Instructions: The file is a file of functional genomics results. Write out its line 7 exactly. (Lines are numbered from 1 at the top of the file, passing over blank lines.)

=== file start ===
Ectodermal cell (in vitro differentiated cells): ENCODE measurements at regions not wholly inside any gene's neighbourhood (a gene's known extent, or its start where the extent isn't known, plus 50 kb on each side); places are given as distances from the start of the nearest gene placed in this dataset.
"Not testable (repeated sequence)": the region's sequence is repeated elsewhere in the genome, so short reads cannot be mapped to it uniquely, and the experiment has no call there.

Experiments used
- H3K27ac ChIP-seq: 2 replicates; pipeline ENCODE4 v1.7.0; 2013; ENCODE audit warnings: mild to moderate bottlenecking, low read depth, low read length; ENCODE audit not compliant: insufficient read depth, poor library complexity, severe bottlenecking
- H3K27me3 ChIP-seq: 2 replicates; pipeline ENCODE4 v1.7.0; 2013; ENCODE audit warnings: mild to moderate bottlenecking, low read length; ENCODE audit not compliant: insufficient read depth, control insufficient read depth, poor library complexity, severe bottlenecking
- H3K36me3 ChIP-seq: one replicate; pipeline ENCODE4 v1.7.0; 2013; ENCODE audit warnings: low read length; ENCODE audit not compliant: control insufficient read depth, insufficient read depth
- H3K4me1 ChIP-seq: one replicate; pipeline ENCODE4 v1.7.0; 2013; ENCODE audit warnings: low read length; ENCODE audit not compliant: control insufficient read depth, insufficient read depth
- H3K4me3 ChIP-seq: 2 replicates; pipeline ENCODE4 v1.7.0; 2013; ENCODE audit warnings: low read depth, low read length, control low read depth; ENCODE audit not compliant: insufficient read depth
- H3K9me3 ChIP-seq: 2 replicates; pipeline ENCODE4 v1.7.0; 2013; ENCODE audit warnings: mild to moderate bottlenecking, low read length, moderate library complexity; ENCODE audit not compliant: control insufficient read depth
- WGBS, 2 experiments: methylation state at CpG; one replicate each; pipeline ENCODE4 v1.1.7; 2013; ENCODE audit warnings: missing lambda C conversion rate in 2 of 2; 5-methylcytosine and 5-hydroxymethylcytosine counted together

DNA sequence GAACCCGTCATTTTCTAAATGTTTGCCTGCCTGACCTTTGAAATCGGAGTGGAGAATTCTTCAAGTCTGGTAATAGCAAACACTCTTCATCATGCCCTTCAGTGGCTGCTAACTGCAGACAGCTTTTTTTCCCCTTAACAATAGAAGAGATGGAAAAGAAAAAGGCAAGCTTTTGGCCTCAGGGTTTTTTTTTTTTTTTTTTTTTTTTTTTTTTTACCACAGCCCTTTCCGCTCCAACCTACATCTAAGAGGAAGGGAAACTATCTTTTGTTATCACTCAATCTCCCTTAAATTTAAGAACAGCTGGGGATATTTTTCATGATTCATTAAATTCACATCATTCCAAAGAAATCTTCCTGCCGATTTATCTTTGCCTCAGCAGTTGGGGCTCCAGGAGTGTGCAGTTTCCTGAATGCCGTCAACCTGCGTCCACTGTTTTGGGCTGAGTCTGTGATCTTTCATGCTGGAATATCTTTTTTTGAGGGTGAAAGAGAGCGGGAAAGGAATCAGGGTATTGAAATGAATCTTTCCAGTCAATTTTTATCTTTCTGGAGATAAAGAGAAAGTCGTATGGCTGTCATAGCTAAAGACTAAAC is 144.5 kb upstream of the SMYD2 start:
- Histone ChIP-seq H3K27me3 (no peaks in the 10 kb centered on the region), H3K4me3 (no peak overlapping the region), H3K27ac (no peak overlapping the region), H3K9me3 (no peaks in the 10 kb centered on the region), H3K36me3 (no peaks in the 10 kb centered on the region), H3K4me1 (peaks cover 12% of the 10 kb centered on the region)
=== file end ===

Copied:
- H3K4me1 ChIP-seq: one replicate; pipeline ENCODE4 v1.7.0; 2013; ENCODE audit warnings: low read length; ENCODE audit not compliant: control insufficient read depth, insufficient read depth